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Age of peak performance in elite male and female Ironman triathletes competing in Ironman Switzerland, a qualifier for the Ironman world championship, Ironman Hawaii, from 1995 to 2011


Knechtle, Beat; Rüst, C A; Knechtle, P; Rosemann, Thomas; Lepers, Romuald (2012). Age of peak performance in elite male and female Ironman triathletes competing in Ironman Switzerland, a qualifier for the Ironman world championship, Ironman Hawaii, from 1995 to 2011. Open Access Journal of Sports Medicine:175-182.

Abstract

Background: The age of peak performance in elite endurance athletes has been investigated for elite marathoners, but not for elite Ironman triathletes. The aim of this study was to analyze the age of peak performance in swimming (3.8 km), cycling (180 km), running (42 km), and overall race time for elite female and male Ironman triathletes competing in Ironman Switzerland, a qualifier for the Ironman world championship, known as the Ironman Hawaii.
Methods: The age of the annual top ten overall swimmers, cyclists, runners, and annual overall finishers for both male and female elite triathletes and their corresponding split and overall race times at the Ironman Switzerland were analyzed between 1995 and 2011.
Results: The mean age of the elite Ironman triathletes was 33 ± 3 years for men and 34 ± 4 years for women. For women, the age of peak performance was not significantly different between the three disciplines (P > 0.05), while for men, the best swimmers (29 ± 3 years) were significantly (P < 0.05) younger than the best runners (35 ± 5 years). During the study period, the age of peak performance remained unchanged for men at 31 ± 3 years (P > 0.05), but increased for women from 30 ± 4 years in 1995 to 36 ± 5 years in 2011 (P < 0.01).
Conclusion: Although both women and men improved their overall race times during the 1995–2011 period, the age of peak performance was similar between women and men in the three disciplines and in overall race time. Future studies need to examine the change in age of peak performance across years in the Ironman Hawaii world championship event.

Background: The age of peak performance in elite endurance athletes has been investigated for elite marathoners, but not for elite Ironman triathletes. The aim of this study was to analyze the age of peak performance in swimming (3.8 km), cycling (180 km), running (42 km), and overall race time for elite female and male Ironman triathletes competing in Ironman Switzerland, a qualifier for the Ironman world championship, known as the Ironman Hawaii.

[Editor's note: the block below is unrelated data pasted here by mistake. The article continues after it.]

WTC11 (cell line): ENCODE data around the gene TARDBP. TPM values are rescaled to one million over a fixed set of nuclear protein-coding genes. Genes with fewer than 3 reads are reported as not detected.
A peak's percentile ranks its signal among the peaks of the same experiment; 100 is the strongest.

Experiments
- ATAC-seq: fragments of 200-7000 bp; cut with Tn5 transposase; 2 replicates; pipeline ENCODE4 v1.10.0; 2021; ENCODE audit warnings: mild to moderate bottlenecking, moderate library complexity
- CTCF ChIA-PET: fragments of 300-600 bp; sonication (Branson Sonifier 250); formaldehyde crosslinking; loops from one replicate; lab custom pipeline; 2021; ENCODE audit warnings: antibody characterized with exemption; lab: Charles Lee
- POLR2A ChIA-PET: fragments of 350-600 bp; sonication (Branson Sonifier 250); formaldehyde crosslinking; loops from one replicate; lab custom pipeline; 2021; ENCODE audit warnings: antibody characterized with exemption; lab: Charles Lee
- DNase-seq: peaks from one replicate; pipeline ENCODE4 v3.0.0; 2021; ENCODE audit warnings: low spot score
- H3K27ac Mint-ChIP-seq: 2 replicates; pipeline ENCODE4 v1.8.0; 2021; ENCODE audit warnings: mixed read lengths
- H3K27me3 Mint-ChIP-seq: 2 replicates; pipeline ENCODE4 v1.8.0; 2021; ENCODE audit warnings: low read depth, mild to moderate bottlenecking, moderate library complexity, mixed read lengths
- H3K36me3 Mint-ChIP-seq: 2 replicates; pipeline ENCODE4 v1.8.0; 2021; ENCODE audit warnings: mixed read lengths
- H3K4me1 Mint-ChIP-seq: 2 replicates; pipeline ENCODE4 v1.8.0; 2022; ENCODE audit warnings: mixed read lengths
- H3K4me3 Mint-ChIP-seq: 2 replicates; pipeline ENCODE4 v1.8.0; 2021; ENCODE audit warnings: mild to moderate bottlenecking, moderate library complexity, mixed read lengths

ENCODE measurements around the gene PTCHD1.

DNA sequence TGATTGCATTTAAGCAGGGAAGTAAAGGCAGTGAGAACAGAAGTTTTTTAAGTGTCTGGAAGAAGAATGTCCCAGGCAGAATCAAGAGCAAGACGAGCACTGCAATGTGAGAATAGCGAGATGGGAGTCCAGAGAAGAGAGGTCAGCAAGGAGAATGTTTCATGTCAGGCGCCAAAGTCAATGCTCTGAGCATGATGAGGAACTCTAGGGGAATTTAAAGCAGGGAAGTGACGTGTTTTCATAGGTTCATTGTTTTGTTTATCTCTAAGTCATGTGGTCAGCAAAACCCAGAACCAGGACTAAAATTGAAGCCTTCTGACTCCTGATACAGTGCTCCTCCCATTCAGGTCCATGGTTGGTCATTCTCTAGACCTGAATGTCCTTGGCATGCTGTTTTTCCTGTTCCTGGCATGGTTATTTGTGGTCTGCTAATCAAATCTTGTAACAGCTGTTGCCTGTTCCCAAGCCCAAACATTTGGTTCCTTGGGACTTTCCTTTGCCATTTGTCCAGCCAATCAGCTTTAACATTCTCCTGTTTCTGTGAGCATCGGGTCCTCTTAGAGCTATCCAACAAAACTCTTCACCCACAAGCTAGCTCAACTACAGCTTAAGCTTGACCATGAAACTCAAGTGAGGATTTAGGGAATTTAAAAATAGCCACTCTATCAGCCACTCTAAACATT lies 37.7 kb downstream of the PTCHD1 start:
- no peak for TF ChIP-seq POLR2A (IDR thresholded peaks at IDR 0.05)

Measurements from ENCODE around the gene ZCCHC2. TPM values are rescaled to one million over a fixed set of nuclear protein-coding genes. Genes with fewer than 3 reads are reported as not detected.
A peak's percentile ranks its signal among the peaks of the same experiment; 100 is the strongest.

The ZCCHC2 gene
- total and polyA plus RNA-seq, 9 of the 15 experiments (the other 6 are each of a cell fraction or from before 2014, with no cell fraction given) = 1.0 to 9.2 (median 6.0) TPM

Methods: The age of the annual top ten overall swimmers, cyclists, runners, and annual overall finishers for both male and female elite triathletes and their corresponding split and overall race times at the Ironman Switzerland were analyzed between 1995 and 2011.
Results: The mean age of the elite Ironman triathletes was 33 ± 3 years for men and 34 ± 4 years for women. For women, the age of peak performance was not significantly different between the three disciplines (P > 0.05), while for men, the best swimmers (29 ± 3 years) were significantly (P < 0.05) younger than the best runners (35 ± 5 years). During the study period, the age of peak performance remained unchanged for men at 31 ± 3 years (P > 0.05), but increased for women from 30 ± 4 years in 1995 to 36 ± 5 years in 2011 (P < 0.01).
Conclusion: Although both women and men improved their overall race times during the 1995–2011 period, the age of peak performance was similar between women and men in the three disciplines and in overall race time. Future studies need to examine the change in age of peak performance across years in the Ironman Hawaii world championship event.

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Additional indexing

Item Type:Journal Article, refereed, original work
Communities & Collections:04 Faculty of Medicine > University Hospital Zurich > Institute of General Practice
Dewey Decimal Classification:610 Medicine & health
Language:English
Date:2012
Deposited On:07 Dec 2012 15:30
Last Modified:05 Apr 2016 16:07
Publisher:Dove Medical Press
Series Name:Open Access Journal of Sports Medicine
ISSN:1179-1543
Publisher DOI:https://doi.org/10.2147/OAJSM.S37115
Permanent URL: https://doi.org/10.5167/uzh-67304

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